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When launching a business, many operators are too occupied with its success to worry about how it will end. It’s little surprise then that a 2008 report from the Commonwealth Bank Local Business Banking division found that less than half of Australian small business owners had an exit strategy in place. Of those with a strategy, almost a quarter planned simply to close their doors and walk away.
Fortunately, there are other routes to follow when it comes time to move on – many of which offer financial incentive. Here are five exit strategies to consider now, to help you capitalise on the value of your business down the track.
There are pros and cons to the “shut-up-shop” approach to closing a business. It’s a relatively straightforward process: no negotiations with buyers, no transfer legalities to take care of… Just sell any assets, pay off your debts and divide the remaining money between shareholders. On the flipside, it seems a waste of the effort taken to build your business, not to mention your brand’s reputation and customer base. However, if day-to-day operations hinge on one person (you!) or if the business is no longer viable, walking away might be the way to go. The Australian Government’s business.gov.au website offers several tips to help you decide whether it’s right for you.
There are many benefits to engineering a “friendly sale” with a family member, employee or even a customer. They know you, they know your business and, with a personal investment in the company, they will most likely do what it takes to make it a success. That said, it’s important to take a professional approach to any transfer of ownership, as a laissez-faire attitude could result in a low sale price or a soured relationship. Enlisting the services of an intermediary to draw up the sale contract, as well as a solicitor to review the fine print, will help promote a smooth transaction. Developing a clear succession plan is also vital to ensure everyone is on the same page in regards to the “who, how and when” of the transfer. Visit the business.gov.au site for succession planning tips and templates.
Listing your business for public sale removes any of the emotional issues that can arise from the family or friend-funded acquisition; it could even generate a bidding war between perspective buyers! And they come in many forms: a similar business, for example, looking to acquire complementary skills or products, or perhaps to expand into a new market. Preparing your business for sale demands some careful planning. Weaknesses should be addressed, financial records updated, and systems and processes documented to improve your business’ appeal. Finding the right buyer, not to mention negotiating a sale, can be time-consuming and stressful, so it might be worth engaging a business broker for assistance. Contact the Australian Institute of Business Brokers for information.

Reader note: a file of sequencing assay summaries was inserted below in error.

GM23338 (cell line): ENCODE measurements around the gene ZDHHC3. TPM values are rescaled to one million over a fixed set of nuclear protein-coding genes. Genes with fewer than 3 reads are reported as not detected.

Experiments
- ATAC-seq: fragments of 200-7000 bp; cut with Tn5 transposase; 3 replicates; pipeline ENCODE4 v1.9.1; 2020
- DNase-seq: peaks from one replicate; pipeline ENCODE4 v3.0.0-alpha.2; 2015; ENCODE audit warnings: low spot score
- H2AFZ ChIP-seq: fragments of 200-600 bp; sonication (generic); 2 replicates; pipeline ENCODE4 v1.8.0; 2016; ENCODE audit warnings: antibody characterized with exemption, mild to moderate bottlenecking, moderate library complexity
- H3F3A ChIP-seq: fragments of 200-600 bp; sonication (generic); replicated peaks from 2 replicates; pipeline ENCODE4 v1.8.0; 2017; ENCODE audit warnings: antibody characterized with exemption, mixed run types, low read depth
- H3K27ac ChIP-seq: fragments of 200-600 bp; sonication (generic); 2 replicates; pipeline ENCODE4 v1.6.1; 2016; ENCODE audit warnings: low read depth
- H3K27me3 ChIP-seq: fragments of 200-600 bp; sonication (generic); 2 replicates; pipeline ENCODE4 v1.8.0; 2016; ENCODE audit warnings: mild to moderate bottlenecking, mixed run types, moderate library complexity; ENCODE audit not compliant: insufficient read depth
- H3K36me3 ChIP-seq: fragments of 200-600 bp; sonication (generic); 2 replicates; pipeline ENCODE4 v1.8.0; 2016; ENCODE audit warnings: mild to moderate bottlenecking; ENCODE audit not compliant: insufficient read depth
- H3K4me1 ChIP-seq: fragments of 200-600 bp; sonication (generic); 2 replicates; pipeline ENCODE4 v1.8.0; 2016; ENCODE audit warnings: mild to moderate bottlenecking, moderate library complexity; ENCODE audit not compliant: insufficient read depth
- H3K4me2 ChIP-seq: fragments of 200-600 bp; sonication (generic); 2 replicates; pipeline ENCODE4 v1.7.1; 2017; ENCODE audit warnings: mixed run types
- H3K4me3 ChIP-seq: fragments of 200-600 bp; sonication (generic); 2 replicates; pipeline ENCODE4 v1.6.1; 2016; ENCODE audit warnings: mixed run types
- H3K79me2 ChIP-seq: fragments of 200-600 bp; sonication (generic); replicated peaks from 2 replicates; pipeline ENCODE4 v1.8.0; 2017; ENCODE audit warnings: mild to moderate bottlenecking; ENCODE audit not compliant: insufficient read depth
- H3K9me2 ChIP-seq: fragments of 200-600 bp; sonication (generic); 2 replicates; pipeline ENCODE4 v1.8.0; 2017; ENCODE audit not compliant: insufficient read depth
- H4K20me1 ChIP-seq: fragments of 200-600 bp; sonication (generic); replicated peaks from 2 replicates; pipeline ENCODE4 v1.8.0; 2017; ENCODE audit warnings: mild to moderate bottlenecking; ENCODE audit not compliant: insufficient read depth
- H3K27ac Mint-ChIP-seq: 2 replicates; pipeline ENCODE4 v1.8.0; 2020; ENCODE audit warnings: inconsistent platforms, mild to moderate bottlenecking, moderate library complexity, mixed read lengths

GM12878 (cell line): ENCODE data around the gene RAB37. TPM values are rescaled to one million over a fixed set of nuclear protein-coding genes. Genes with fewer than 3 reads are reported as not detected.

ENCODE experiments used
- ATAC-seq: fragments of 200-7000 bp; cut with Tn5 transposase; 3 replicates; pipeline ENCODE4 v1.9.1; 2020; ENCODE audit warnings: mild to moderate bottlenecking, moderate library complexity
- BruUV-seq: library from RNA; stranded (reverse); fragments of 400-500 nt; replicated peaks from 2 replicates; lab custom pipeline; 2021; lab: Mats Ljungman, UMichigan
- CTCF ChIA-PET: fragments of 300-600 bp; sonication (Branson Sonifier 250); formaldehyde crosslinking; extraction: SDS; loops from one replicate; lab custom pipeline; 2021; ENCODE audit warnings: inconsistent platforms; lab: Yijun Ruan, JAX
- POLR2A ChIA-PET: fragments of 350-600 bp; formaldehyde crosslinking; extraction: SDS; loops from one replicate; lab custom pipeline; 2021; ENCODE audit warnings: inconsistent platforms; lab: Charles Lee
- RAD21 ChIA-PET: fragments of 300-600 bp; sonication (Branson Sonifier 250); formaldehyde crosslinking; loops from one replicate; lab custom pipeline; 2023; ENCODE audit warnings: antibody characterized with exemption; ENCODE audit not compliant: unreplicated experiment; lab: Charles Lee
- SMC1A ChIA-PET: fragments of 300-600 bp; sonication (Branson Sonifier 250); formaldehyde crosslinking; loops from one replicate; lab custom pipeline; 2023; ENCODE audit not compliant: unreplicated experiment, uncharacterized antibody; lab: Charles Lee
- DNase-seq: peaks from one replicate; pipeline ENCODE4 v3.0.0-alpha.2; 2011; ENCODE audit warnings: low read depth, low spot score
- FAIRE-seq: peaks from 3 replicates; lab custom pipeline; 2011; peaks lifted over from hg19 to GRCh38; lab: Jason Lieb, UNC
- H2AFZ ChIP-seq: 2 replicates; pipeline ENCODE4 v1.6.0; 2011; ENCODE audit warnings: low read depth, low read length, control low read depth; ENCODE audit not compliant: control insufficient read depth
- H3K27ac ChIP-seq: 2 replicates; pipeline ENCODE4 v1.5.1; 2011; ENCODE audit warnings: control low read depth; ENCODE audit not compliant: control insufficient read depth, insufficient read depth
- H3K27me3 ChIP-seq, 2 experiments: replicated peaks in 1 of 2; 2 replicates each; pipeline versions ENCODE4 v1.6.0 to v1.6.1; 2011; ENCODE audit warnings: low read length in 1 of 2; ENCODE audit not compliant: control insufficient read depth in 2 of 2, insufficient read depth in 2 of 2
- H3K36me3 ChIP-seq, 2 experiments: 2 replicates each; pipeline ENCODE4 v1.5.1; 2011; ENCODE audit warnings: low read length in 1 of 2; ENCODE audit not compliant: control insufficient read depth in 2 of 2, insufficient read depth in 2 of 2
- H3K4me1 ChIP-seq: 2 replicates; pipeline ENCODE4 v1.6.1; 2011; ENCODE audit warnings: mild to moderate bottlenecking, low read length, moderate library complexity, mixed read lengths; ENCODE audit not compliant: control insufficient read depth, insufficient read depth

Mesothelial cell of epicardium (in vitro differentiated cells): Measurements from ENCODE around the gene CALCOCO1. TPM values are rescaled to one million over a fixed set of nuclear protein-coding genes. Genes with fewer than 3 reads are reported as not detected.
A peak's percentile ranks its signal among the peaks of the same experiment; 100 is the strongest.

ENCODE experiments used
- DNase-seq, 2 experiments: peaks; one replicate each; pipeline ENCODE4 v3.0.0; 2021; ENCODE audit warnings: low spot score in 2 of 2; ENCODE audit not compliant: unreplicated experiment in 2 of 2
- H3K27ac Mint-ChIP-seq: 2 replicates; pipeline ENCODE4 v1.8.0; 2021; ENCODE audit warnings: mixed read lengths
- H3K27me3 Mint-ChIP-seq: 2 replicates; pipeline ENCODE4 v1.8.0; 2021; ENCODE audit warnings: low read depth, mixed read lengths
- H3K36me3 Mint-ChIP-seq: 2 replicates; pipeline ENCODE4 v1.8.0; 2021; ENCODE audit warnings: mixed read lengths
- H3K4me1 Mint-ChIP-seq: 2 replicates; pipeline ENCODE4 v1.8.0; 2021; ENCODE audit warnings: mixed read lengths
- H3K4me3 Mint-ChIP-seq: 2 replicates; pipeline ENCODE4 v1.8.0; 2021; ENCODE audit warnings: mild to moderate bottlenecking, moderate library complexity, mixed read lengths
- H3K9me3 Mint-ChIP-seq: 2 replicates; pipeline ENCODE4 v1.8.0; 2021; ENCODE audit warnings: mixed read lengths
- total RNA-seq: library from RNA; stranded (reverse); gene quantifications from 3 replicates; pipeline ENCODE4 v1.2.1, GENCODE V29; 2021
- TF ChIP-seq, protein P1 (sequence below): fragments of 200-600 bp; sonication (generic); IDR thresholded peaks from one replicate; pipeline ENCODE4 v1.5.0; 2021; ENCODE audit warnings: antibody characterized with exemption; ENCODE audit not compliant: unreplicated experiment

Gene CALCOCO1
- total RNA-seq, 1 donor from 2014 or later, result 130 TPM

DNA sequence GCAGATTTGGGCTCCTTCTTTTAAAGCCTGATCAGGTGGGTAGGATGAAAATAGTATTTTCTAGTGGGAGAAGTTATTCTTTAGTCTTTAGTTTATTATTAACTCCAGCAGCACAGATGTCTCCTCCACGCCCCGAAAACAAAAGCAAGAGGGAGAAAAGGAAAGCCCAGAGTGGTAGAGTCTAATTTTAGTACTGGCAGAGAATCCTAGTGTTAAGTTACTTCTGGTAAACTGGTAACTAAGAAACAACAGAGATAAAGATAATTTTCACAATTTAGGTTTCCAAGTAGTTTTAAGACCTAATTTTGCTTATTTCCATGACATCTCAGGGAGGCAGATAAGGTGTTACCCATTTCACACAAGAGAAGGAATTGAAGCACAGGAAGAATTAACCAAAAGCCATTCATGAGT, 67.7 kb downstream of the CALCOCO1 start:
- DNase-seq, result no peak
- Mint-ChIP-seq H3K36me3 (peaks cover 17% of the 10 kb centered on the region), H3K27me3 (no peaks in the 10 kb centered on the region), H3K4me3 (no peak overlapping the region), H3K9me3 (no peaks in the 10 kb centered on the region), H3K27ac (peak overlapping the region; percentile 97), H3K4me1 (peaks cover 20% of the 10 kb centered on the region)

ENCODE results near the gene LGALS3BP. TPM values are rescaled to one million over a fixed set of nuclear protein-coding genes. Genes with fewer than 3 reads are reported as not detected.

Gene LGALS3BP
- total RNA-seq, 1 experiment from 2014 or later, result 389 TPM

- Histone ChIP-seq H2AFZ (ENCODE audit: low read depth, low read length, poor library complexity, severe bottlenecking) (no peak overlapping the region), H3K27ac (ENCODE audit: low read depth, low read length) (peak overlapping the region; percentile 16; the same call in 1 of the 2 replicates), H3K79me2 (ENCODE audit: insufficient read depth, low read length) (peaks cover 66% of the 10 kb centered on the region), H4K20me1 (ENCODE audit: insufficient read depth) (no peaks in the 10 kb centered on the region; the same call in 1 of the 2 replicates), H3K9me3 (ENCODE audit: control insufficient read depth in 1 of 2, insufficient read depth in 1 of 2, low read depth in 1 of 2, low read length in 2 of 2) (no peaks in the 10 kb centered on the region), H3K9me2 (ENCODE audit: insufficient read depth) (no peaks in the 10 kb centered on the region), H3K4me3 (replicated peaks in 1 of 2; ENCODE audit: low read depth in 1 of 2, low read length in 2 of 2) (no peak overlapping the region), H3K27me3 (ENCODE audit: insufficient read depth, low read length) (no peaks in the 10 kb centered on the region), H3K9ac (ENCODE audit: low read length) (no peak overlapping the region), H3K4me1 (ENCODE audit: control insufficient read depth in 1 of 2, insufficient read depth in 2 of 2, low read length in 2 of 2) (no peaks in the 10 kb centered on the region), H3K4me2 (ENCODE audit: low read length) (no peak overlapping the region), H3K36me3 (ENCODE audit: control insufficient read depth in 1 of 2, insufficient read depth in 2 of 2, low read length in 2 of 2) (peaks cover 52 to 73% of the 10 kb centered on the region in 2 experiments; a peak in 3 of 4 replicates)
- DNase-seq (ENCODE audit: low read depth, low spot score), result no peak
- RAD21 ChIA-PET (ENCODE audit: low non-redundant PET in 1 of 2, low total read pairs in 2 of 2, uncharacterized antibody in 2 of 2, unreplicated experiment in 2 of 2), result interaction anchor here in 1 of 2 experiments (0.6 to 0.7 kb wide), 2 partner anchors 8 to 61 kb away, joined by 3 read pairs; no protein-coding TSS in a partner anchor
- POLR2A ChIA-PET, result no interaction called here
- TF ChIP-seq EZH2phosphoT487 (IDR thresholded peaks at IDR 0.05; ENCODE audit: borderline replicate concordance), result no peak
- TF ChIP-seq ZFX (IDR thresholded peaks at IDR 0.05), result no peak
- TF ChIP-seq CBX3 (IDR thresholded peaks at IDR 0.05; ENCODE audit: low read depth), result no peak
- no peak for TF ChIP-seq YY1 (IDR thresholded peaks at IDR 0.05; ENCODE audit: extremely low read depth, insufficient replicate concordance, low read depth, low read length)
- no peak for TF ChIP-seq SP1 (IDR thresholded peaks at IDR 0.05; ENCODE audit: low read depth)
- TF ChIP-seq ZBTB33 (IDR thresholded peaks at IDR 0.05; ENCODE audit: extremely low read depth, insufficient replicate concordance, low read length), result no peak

While commonly used to raise capital, an Initial Public Offering (IPO) can also serve as an exit strategy. It requires a business owner to list shares in their company on the stock exchange, initially retaining a substantial portion before progressively selling out. However, it’s a rare choice for small businesses: an IPO is an expensive and complex process, plus it takes time to execute. Before you can sell out altogether, you’ll be answerable to shareholders and will lose some control over the business. Still, it works for some. Learn about the rules of listing on the Australian Stock Exchange (ASX) here.
If you’re not ready to give up your business entirely, why not consider a partial exit? Nominate someone to run the show while you maintain ownership and a regular income. While you may need to step in from time to time, this option allows you to take a break from the business and plan your next move.
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